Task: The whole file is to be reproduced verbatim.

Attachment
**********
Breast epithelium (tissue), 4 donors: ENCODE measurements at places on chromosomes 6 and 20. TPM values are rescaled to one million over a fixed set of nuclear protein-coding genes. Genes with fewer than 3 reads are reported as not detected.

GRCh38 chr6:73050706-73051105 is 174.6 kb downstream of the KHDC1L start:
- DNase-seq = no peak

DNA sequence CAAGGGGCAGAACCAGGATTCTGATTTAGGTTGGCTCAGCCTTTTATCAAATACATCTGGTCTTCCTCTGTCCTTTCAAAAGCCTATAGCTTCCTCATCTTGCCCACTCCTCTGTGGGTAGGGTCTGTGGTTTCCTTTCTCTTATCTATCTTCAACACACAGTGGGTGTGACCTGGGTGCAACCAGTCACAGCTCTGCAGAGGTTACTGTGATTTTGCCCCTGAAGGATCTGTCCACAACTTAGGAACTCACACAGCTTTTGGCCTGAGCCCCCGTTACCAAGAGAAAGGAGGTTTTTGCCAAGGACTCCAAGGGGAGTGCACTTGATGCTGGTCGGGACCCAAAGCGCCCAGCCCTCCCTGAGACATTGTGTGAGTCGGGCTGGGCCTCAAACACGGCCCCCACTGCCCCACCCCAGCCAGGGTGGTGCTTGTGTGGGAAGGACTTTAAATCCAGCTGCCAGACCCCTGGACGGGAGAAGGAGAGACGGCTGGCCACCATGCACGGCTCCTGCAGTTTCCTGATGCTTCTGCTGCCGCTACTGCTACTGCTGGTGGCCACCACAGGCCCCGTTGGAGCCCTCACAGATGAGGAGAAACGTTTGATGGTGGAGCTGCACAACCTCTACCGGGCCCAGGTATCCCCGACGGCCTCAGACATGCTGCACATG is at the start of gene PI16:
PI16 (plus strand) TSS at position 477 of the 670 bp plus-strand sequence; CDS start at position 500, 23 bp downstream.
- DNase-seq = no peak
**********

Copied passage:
Breast epithelium (tissue), 4 donors: ENCODE measurements at places on chromosomes 6 and 20. TPM values are rescaled to one million over a fixed set of nuclear protein-coding genes. Genes with fewer than 3 reads are reported as not detected.

GRCh38 chr6:73050706-73051105 is 174.6 kb downstream of the KHDC1L start:
- DNase-seq = no peak

DNA sequence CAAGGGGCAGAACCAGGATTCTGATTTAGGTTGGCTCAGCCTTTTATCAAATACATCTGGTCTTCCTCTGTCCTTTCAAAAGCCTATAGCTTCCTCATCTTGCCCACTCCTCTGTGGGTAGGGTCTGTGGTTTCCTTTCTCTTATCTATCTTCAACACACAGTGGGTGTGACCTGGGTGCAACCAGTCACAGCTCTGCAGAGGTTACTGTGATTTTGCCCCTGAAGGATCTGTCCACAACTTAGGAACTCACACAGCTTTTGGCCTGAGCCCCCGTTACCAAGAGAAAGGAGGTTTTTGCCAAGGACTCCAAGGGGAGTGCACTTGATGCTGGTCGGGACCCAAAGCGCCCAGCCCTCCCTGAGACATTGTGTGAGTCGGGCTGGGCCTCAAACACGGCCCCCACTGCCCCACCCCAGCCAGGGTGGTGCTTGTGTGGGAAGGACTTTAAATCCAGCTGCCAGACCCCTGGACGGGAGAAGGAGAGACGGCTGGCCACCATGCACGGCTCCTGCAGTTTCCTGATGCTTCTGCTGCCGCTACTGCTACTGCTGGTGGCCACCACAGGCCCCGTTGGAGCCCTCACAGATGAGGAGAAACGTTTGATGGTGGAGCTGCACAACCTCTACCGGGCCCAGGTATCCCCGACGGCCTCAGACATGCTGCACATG is at the start of gene PI16:
PI16 (plus strand) TSS at position 477 of the 670 bp plus-strand sequence; CDS start at position 500, 23 bp downstream.
- DNase-seq = no peak